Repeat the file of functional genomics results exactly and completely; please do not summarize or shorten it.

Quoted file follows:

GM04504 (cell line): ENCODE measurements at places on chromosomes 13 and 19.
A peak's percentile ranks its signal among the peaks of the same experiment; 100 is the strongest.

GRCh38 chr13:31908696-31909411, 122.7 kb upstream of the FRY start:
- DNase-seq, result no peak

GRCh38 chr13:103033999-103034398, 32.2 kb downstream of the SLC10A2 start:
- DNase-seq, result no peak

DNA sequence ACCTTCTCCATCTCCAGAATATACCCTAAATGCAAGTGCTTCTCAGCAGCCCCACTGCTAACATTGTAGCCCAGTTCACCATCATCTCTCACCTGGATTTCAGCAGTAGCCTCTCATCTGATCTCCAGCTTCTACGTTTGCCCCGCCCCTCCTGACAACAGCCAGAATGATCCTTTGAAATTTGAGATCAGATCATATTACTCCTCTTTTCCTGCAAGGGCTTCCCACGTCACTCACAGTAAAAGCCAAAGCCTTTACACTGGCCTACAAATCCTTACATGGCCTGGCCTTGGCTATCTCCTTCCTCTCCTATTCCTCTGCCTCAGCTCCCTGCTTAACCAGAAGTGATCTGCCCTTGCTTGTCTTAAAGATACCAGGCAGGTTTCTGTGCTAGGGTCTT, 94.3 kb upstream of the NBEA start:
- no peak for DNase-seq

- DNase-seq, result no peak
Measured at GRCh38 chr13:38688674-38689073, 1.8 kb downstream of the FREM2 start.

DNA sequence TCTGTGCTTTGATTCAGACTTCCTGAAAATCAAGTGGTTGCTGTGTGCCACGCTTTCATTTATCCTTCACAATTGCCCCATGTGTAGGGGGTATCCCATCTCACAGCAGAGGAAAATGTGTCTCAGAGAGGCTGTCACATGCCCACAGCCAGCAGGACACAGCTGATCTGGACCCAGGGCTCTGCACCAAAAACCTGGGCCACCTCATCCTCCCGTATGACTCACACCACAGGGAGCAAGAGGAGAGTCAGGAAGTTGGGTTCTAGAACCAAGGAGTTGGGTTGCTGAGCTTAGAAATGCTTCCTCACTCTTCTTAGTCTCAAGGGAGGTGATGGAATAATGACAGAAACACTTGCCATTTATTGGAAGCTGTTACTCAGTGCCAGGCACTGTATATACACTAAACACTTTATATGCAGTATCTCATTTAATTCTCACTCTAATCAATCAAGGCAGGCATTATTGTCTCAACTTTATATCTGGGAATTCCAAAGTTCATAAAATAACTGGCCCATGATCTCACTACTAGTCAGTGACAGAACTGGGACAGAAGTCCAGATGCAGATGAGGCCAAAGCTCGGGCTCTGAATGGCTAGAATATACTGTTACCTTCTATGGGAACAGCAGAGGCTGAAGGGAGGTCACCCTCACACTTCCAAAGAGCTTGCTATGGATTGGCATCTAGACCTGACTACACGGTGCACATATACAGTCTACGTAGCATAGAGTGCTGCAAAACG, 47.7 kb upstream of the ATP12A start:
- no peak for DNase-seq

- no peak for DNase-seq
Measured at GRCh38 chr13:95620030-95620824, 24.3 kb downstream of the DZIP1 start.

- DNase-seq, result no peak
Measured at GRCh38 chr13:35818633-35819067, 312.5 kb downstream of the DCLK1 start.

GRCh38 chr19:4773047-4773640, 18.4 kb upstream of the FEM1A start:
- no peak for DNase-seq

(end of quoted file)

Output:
GM04504 (cell line): ENCODE measurements at places on chromosomes 13 and 19.
A peak's percentile ranks its signal among the peaks of the same experiment; 100 is the strongest.

GRCh38 chr13:31908696-31909411, 122.7 kb upstream of the FRY start:
- DNase-seq, result no peak

GRCh38 chr13:103033999-103034398, 32.2 kb downstream of the SLC10A2 start:
- DNase-seq, result no peak

DNA sequence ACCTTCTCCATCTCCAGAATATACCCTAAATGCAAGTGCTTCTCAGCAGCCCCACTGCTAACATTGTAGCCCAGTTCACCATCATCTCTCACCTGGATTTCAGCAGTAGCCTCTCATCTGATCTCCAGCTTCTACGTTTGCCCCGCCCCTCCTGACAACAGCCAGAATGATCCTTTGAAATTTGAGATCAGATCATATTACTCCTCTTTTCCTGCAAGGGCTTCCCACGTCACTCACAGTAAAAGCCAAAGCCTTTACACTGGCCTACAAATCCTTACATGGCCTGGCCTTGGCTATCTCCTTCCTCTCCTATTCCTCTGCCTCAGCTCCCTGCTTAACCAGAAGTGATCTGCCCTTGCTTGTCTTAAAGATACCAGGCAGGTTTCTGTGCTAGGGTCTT, 94.3 kb upstream of the NBEA start:
- no peak for DNase-seq

- DNase-seq, result no peak
Measured at GRCh38 chr13:38688674-38689073, 1.8 kb downstream of the FREM2 start.

DNA sequence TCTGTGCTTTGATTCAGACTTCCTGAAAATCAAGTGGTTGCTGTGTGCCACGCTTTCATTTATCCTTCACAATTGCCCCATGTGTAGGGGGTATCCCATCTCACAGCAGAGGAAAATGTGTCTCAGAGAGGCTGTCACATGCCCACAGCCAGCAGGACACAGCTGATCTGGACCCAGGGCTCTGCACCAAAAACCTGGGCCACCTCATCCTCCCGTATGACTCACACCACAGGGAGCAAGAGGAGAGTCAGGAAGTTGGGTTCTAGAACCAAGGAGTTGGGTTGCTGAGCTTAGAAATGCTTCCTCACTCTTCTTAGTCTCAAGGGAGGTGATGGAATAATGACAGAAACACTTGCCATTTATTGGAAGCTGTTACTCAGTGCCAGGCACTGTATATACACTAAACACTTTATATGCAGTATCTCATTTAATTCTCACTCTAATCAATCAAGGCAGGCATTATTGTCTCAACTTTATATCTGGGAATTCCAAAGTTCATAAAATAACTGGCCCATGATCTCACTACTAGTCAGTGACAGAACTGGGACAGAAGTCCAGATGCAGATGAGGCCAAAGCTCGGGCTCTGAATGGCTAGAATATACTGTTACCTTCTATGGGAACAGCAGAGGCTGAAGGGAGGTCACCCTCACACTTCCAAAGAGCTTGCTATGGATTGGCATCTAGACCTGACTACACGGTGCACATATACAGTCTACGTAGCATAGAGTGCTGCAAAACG, 47.7 kb upstream of the ATP12A start:
- no peak for DNase-seq

- no peak for DNase-seq
Measured at GRCh38 chr13:95620030-95620824, 24.3 kb downstream of the DZIP1 start.

- DNase-seq, result no peak
Measured at GRCh38 chr13:35818633-35819067, 312.5 kb downstream of the DCLK1 start.

GRCh38 chr19:4773047-4773640, 18.4 kb upstream of the FEM1A start:
- no peak for DNase-seq